When NASA’s Artemis 1 lifts off from a Florida launch pad as soon as Monday, it won’t take a human crew on a 42-day mission to orbit the moon and return to Earth. But experiments aboard the rocket could lead to solving an annoying problem that stands in the way of long-term human spaceflight: cosmic rays.
University of British Columbia pharmaceutical scientist Corey Nislow was just a toddler when Apollo 11 landed on the moon in 1969. the Van Allen belts around the planet.
Apollo 17, the last human journey to the moon completed 50 years ago in December, took just 12 days.
“Once you exit the safety of the Van Allen belts,” Nislow said, “there is currently no shielding available that can protect biological material, including crew members, from the effects of cosmic rays.”
Those effects can include everything from an increased chance of developing cataracts to cancer. The International Space Station (ISS) is in low Earth orbit (LEO) and astronauts aboard the ISS are in Earth’s protective magnetosphere.
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But extended missions to the moon and what NASA expects could be a nearly two-year return trip to Mars pose serious risks.
“Frankly, if we go to Mars, a return trip will expose a crew member to 10 to 100 times the allowable radiation limit,” Nislow said.
1st biological material out of Earth’s orbit in 50 years
The work Nislow and his collaborators are doing with NASA to mitigate the effects of cosmic rays will send the first biological material out of Earth’s orbit in 50 years. And the substitute for flesh-and-blood astronauts is something most people have in their pantry: yeast.
“Although yeast and humans are separated by a million years of evolutionary time, half of all yeast genes function almost identically to human genes,” Nislow said.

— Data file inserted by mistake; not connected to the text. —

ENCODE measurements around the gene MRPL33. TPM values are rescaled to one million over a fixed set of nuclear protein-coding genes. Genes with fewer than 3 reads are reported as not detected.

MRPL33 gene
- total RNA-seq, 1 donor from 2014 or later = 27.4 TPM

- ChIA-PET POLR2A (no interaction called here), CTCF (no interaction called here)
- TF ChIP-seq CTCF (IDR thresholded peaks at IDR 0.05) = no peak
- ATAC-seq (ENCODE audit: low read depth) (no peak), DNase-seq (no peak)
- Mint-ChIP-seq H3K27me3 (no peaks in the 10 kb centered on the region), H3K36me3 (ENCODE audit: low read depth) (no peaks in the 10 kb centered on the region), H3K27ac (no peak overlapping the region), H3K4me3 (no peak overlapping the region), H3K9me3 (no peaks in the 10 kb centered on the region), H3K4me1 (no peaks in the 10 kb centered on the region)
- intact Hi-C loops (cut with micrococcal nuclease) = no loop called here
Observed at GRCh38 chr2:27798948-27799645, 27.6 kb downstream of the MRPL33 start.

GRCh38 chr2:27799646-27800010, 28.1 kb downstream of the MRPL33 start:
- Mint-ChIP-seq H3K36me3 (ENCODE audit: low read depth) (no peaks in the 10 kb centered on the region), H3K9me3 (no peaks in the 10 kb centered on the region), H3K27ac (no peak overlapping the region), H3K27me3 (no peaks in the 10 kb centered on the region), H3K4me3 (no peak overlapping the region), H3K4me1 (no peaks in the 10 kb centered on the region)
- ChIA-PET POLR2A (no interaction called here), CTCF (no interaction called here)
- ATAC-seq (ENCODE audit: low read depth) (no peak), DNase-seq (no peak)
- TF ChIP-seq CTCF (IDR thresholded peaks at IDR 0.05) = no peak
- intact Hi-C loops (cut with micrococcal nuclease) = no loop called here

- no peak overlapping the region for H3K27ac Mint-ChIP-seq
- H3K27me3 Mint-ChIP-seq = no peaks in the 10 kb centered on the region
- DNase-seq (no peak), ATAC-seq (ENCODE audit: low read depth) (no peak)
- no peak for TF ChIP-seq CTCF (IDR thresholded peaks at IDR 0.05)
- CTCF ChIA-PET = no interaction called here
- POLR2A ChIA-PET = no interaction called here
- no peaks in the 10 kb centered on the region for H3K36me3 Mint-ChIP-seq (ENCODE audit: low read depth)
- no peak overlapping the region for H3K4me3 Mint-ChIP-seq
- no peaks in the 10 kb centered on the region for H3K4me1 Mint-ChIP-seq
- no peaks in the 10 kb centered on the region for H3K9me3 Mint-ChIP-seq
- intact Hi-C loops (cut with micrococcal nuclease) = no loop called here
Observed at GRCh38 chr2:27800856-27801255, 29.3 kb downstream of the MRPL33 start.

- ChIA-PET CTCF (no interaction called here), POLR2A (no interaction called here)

Yeast, a single-celled microorganism, has about 6,000 genes. Nislow, who holds the Tier 1 Canada Research Chair in translational genomics, says the yeast cells in the experiment aboard the Orion spacecraft atop Artemis 1 were individually altered to produce 6,000 genetically unique versions. Each version has a different gene deleted and replaced with a short splice of unique TSWT known as a barcode, making it easy for researchers to identify and track the variant.
Once the spacecraft is out of protection from Earth’s magnetic field, the dried yeast will be rehydrated remotely, allowing it to grow and divide while being bombarded with cosmic rays. Five or six weeks later, when the spacecraft crashes into the Pacific Ocean, the shoebox-sized container that contains the experiment will be recovered and returned to Nislow’s lab at UBC. The hope is to find individual genes in the cells that have withstood the radiation or been able to repair any damage.
“And then we can ask what drugs or chemicals at our disposal can help reduce the sensitivity of a particular gene and that’s where we can look at countermeasures,” Nislow said.
Yeast cells are the perfect astronauts